15 September 2020 | News
The FUTURE SFA trial is designed to determine the effectiveness of MagicTouch PTA sirolimus drug-coated balloon versus standard percutaneous transluminal angioplasty for the treatment of superficial femoral and popliteal arterial disease.
Photo Credit: PRNewswire
Singapore's Concept Medical Inc., focused on vascular intervention drug delivery devices, on 15 Sep 2020 has announced the enrolment of the first patient in the FUTURE SFA (Randomized Controlled Trial of First SirolimUs CoaTed Balloon VersUs StandaRd Balloon Angioplasty in The TrEatment of Superficial Femoral Artery and Popliteal Artery Disease).
FUTURE SFA is a randomized, double blind, placebo-controlled, multi-center trial to determine the effectiveness of MagicTouch PTA sirolimus drug coated balloon versus standard percutaneous transluminal angioplasty for the treatment of superficial femoral and popliteal arterial disease.
In its most advanced stage, peripheral arterial disease (PAD) patients present as critical limb ischemia (CLI) and many end up with leg amputations.
Current standard of care for severe PAD is revascularization, the majority of which involves the use of balloon angmedioplasty to unblock the vessel and restore blood flow to the leg. However, these vessels frequently become blocked again, resulting in repeated procedures which is potentially dangerous and may result in loss of limb or even life.
Local drug delivery using drug coated balloons (DCBs) during angioplasty can successfully deliver anti-proliferative drugs to the lesions in the artery, with the aim of keeping the vessel open for longer. Sirolimus coated balloons are considered to be the next new generation of DCBs and the novel MagicTouch PTA sirolimus coated balloon (SCB), has emerged as one of the most promising transcatheter technologies in preventing restenosis for diseased arteries.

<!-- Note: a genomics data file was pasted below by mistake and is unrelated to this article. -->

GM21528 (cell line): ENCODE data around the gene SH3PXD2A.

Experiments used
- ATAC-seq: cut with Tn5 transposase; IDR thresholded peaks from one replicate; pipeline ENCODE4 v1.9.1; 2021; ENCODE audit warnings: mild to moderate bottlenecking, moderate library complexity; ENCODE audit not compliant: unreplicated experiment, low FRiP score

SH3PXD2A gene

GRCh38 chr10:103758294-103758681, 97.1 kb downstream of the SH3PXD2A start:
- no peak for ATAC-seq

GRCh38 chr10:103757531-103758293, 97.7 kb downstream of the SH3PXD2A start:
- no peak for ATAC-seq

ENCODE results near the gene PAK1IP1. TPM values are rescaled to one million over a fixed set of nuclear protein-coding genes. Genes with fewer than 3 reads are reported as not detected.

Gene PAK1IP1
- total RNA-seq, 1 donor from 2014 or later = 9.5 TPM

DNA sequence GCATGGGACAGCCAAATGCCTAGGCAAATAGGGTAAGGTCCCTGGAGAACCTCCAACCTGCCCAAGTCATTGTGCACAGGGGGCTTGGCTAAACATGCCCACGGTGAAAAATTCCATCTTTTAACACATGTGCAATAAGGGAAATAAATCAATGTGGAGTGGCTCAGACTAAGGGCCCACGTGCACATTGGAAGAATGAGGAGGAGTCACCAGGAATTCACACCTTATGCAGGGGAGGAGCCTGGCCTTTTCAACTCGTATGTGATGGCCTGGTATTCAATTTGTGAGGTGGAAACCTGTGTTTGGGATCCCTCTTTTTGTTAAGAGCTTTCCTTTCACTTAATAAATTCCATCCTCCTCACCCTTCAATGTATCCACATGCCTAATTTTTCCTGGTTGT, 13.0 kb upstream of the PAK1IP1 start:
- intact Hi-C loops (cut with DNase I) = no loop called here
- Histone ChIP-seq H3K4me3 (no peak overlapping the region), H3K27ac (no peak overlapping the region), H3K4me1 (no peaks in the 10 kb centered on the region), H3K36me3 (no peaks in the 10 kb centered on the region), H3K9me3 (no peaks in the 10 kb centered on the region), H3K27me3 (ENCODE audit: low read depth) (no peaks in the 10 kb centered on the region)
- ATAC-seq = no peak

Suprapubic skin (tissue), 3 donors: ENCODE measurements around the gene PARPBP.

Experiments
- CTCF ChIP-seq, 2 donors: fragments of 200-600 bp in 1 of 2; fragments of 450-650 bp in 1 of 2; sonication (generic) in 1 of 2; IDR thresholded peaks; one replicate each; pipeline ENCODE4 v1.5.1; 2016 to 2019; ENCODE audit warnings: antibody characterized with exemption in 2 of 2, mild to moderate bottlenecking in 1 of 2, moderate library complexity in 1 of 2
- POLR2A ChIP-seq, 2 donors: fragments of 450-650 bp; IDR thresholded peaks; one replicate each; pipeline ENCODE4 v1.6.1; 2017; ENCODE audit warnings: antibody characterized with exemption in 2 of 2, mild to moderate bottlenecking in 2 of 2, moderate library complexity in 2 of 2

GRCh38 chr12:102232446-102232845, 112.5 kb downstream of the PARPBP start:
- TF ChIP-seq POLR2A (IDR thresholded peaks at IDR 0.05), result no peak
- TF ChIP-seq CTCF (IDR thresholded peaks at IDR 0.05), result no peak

The principal investigator of FUTURE-SFA is Associate Professor Edward Choke from the Department of General Surgery (Vascular Surgery) at the Sengkang General Hospital, Singapore.
Associate Professor Edward Choke said, "I am inspired by the bold, imaginative and futuristic concepts presented by the Nanolute technology of the MagicTouch PTA sirolimus coated balloon. In contrast to other contemporary technologies, MagicTouch PTA offers a solution that optimizes both the deliverability and the absorption of sirolimus into the vessel wall."
He added, "Initial experience with the XTOSI first in man study suggested that MagicTouch PTA can provide an effective way of revascularization for PAD patients, by keeping the vessels open longer and reducing the need of repeated angioplasty procedures. I look forward to the FUTURE-SFA randomized controlled trial, which will test whether the Magic Touch PTA sirolimus coated balloon can improve the patencies of femoral and popliteal arteries in PAD patients. We hope to establish whether SCB will emerge as the new standard of care which will impact the way we treat PAD."
The trial will enrol 153 patients with Rutherford class 3 to 6 PAD. These subjects will be randomized in 2:1 fashion to receive either Magic Touch PTA or standard balloon angioplasty. Primary outcome will be primary patency at 6 months, defined as duplex peak systolic velocity ratio (PSVR) of 2.4 or less.
The trial is designed to follow a rigorous blinding protocol in order to minimise bias. Patients, care providers, investigators and outcome assessors, including vascular technologists performing the duplex ultrasound, will be blinded to the treatment allocations. The patients will be followed up for two years.